Both political parties are finally paying attention to the complaints of doctors and patients alike that managed care is keeping sick people from getting necessary medical care. But patients' rights legislation, though overdue, does not address the system's more fundamental flaws.
Because the United States lacks a universal system, Americans fail to spend enough money on prevention. So, despite our spending nearly 14 percent of our national income on health care, we have average life expectancies about five years lower than Europeans or Japanese, even though those countries spend less than 10 percent of GDP on health.
Moreover, as our population ages, it becomes more and more expensive to treat. This is a dilemma everywhere, whether health insurance is private or social. And as science keeps inventing new ways to prolong life and health, it becomes economically impossible for the society to give every patient every possible treatment.
It is hard to admit, but some form of rationing necessarily operates in every society. Here are some aspects of rationing, American style: Failing to insure some 43 million Americans is a form of rationing. Devising payment systems that financially reward HMO doctors for restricting access to specialists and tests and hospital admissions is rationing. Limiting prescription drugs covered by insurance is also rationing. Not having enough nurses leads to rationing of care on hospital wards. And the fact that well-off people can pay out of pocket for medical services not covered by insurance is the most fundamental form of rationing.
Of course, countries with universal health systems also have rationing. The issue is more politicized in such countries because government is explicitly responsible. Here, it's hard to know exactly whom to blame if your HMO bribes your doctor to keep you from seeing a specialist.
In Canada, some elective surgery is not covered or provided only after long waits (try telling someone who needs a hip replacement that this is elective.) In Britain, many standard cancer therapies are not covered by the National Health Service. But the rationing that operates in the British system is not the result of socialized medicine. It is, rather, the result of successive Tory governments thinking they could provide decent medical care by spending as little as 6 percent of GDP, a percentage that's only now being slowly increased under the first Labor government in two decades.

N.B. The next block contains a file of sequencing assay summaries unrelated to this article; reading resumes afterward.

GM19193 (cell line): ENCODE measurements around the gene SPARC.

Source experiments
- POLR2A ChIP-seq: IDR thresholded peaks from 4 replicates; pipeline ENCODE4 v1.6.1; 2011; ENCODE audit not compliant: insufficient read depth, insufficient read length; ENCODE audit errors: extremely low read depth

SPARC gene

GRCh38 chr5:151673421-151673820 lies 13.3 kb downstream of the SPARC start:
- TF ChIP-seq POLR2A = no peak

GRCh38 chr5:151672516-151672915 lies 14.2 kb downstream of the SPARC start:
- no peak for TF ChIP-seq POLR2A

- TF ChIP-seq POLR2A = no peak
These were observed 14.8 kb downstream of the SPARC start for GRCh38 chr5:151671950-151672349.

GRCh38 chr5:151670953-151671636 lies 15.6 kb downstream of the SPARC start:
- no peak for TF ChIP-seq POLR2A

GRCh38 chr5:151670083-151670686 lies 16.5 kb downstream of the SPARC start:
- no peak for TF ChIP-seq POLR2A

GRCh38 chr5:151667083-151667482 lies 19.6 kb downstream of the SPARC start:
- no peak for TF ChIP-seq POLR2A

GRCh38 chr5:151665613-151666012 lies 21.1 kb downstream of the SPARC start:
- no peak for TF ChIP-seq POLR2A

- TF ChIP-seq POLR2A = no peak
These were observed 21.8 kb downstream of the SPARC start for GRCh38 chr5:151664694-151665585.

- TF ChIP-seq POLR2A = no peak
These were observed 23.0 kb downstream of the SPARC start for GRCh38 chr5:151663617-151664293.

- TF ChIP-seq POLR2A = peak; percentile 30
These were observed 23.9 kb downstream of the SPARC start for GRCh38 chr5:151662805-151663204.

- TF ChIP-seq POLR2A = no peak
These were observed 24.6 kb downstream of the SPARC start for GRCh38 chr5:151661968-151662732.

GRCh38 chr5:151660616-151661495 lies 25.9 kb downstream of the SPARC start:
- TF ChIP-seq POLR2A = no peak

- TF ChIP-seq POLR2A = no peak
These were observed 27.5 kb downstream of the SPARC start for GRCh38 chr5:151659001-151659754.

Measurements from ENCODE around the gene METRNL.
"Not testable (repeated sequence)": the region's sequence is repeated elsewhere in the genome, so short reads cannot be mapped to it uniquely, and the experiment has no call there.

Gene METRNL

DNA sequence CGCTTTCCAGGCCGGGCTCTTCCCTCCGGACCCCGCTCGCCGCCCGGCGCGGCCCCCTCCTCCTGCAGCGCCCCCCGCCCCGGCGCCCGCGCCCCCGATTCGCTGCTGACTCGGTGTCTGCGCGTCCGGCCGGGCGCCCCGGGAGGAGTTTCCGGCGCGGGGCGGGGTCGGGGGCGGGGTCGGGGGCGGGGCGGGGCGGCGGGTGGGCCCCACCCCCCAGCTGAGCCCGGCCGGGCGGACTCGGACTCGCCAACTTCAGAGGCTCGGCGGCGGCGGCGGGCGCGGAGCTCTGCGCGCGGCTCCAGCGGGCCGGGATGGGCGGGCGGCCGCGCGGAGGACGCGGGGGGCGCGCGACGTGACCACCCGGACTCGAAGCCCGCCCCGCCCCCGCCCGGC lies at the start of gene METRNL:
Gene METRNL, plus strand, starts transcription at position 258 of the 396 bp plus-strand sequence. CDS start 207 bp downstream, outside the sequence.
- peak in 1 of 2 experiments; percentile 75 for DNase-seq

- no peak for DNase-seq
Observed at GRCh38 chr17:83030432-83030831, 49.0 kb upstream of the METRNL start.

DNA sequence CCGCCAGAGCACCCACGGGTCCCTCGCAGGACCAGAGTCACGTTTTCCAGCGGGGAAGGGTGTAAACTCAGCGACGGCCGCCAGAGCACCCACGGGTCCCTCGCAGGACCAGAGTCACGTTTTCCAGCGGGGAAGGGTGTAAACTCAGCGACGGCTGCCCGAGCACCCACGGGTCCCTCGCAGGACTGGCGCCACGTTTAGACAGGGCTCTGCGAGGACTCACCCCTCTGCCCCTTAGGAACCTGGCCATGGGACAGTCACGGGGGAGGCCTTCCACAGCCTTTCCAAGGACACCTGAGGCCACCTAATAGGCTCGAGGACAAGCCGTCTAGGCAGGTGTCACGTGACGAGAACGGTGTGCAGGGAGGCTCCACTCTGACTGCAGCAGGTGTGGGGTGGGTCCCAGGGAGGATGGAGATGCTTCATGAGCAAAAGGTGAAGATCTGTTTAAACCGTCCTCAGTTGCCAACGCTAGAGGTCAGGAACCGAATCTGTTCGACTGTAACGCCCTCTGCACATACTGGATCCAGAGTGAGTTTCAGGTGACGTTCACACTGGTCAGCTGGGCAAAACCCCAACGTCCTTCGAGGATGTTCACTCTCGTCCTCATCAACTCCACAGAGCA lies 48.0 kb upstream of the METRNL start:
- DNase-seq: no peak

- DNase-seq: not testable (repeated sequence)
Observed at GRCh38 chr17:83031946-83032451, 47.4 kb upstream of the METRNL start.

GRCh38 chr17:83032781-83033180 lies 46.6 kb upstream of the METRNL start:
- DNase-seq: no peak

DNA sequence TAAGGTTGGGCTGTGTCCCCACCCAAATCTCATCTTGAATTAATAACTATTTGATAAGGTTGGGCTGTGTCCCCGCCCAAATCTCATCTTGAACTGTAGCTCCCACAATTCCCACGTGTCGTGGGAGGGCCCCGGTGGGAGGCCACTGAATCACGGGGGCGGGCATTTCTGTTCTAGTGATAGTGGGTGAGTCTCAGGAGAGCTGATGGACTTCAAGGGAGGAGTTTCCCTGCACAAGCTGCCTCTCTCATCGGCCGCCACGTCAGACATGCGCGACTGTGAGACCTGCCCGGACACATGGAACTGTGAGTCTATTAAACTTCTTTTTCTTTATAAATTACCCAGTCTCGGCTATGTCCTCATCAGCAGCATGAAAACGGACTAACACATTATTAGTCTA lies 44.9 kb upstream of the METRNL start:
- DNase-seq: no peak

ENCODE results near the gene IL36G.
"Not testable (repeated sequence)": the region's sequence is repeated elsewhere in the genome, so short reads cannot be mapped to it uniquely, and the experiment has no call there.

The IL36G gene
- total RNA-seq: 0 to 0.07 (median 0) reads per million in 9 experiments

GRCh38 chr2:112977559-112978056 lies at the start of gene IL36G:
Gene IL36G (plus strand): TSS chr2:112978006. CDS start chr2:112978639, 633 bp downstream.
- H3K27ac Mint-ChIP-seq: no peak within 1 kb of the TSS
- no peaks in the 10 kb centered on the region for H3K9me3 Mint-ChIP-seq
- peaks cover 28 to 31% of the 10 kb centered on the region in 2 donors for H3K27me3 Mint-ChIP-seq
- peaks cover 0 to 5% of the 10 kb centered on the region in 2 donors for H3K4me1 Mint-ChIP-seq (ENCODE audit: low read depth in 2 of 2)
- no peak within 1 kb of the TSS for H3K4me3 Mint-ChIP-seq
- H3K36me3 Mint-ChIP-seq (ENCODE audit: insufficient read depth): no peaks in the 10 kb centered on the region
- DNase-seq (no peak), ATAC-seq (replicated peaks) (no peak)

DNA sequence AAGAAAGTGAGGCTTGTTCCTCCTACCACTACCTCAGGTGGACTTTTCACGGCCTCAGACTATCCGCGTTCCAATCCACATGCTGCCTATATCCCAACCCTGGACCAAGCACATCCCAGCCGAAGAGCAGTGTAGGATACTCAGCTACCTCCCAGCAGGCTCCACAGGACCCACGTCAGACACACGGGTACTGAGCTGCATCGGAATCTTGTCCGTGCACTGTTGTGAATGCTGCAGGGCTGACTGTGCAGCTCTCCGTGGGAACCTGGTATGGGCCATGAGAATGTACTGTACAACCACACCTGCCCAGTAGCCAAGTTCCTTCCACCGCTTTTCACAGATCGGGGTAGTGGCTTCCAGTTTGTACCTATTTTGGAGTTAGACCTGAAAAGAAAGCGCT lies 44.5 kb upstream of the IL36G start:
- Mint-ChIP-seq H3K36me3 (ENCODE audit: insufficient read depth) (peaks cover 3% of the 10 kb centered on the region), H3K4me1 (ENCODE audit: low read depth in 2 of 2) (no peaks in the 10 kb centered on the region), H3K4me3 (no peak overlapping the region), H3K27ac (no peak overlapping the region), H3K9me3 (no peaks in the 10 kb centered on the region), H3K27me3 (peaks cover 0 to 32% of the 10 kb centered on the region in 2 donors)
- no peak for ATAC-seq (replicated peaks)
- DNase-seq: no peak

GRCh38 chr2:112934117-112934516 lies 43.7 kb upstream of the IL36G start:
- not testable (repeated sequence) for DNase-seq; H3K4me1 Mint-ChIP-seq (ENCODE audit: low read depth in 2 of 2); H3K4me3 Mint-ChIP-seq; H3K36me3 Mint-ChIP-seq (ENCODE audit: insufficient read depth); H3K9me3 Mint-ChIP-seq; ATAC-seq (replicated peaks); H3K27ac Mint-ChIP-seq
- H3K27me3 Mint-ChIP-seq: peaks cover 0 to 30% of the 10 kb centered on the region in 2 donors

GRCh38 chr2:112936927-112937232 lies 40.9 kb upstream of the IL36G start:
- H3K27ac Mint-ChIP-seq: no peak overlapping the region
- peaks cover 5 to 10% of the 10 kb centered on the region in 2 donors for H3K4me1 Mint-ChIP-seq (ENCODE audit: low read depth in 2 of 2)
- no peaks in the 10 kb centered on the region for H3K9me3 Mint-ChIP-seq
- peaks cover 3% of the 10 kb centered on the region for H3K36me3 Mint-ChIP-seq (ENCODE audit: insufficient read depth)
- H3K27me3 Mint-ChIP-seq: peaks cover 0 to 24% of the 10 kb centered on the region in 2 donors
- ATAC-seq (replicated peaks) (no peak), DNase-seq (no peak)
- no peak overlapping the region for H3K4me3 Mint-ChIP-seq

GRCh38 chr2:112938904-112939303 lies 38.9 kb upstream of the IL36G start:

Whether a system is private or social, 6 percent of GDP doesn't buy adequate care. Twelve percent does just fine. But interestingly enough, because their universal systems are so much more efficient, countries that spend far less than we do actually buy better health care. That's because the most effective route to good general health is via basic public health measures. Such measures include universal sanitation, universal vaccination for preventable diseases, prenatal and baby care, screening for conditions that can benefit from early treatment, and universal annual checkups, as well as public education on factors that affect health, such as diet, exercise, and lifestyle. Even poorer nations, which spend far less than we do, have better longevity statistics because a universal system naturally invests relatively more in public health.
Britain, despite its threadbare system of medical treatment, covers everyone. So it actually has an average life expectancy (at birth) of about 78 years, compared with 75 years in the United States. Other countries with universal systems that spend 9 or 10 percent of GDP have life expectancies over 80 years.
Though we think of health care as mainly medical, it is really primarily social. High-quality care for acute diseases adds only the last few months or years to life expectancy. Paradoxically, that's why the rationing of treatments that so justifiably annoys doctors and patients is not yet depressing our mortality statistics.
It is unconscionable that managed care systems are second-guessing doctors, particularly for treatments that are standard rather than experimental. But if we want to spend our available dollars more efficiently, the first thing we need is a universal system. Such a system would be both more cost-effective and more accountable.
Even with universal coverage, there will be limits on how much society decides to pay for health. Every experimental treatment won't be covered. But we can surely afford both prevention and standard treatment for all. Moreover, any rationing should be explicit, not covert, and never based on the patient's private purse. Most Americans would vote for such a system if they had the choice. It would be nice if our political leaders offered it.
Robert Kuttner is co-editor of The American Prospect. His column appears regularly in the Globe.
© Copyright 2000 Globe Newspaper Company.